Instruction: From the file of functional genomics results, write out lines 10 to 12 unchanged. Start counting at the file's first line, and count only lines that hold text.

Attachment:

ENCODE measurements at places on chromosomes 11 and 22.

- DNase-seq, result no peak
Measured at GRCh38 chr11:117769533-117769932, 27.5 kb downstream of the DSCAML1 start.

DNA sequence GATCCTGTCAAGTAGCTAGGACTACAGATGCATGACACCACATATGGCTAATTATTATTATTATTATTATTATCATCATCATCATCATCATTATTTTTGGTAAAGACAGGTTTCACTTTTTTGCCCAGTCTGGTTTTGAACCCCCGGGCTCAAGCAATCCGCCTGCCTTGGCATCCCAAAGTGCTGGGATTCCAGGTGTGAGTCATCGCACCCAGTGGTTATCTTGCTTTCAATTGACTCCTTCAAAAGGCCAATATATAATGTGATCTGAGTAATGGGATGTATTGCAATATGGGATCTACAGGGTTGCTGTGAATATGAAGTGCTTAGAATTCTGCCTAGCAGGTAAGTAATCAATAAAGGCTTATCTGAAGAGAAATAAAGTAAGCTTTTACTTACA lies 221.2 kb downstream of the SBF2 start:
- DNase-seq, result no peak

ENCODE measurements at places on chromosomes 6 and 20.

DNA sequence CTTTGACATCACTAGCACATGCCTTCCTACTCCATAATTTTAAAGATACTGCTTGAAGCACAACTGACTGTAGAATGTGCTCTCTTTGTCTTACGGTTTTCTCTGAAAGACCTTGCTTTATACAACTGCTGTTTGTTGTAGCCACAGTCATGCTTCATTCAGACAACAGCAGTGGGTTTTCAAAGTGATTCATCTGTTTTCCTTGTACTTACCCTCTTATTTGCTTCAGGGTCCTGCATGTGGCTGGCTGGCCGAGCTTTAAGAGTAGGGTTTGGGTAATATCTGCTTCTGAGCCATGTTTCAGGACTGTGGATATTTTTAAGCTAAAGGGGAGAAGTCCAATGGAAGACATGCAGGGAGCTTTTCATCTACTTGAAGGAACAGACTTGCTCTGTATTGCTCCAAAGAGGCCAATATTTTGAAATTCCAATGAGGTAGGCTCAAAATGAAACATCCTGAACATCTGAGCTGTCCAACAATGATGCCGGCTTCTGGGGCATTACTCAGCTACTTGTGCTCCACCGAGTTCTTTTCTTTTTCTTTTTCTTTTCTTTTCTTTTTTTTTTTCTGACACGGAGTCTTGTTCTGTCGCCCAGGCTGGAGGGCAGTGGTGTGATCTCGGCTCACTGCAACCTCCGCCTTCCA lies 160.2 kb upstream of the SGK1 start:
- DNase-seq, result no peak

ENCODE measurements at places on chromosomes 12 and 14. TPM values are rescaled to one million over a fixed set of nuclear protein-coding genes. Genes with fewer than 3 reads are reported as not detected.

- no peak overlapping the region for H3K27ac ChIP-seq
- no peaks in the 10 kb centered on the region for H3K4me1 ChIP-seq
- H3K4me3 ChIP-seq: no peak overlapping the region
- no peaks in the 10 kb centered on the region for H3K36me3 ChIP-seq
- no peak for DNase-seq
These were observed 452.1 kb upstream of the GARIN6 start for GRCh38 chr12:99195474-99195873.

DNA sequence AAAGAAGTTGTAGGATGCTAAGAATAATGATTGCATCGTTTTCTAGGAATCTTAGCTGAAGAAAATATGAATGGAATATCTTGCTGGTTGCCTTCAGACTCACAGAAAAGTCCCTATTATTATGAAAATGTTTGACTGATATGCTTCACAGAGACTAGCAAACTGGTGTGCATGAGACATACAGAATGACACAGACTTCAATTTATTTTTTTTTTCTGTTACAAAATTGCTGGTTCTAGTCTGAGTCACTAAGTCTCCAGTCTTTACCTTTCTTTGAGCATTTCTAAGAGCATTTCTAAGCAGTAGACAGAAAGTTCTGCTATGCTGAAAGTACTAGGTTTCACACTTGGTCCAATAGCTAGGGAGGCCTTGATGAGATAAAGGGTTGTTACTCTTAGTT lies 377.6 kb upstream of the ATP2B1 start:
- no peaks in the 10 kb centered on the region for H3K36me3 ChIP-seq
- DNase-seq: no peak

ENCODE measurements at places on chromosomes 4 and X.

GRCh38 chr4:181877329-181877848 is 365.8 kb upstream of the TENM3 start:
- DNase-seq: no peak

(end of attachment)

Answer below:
- no peak overlapping the region for H3K27ac ChIP-seq
- no peaks in the 10 kb centered on the region for H3K4me1 ChIP-seq
- H3K4me3 ChIP-seq: no peak overlapping the region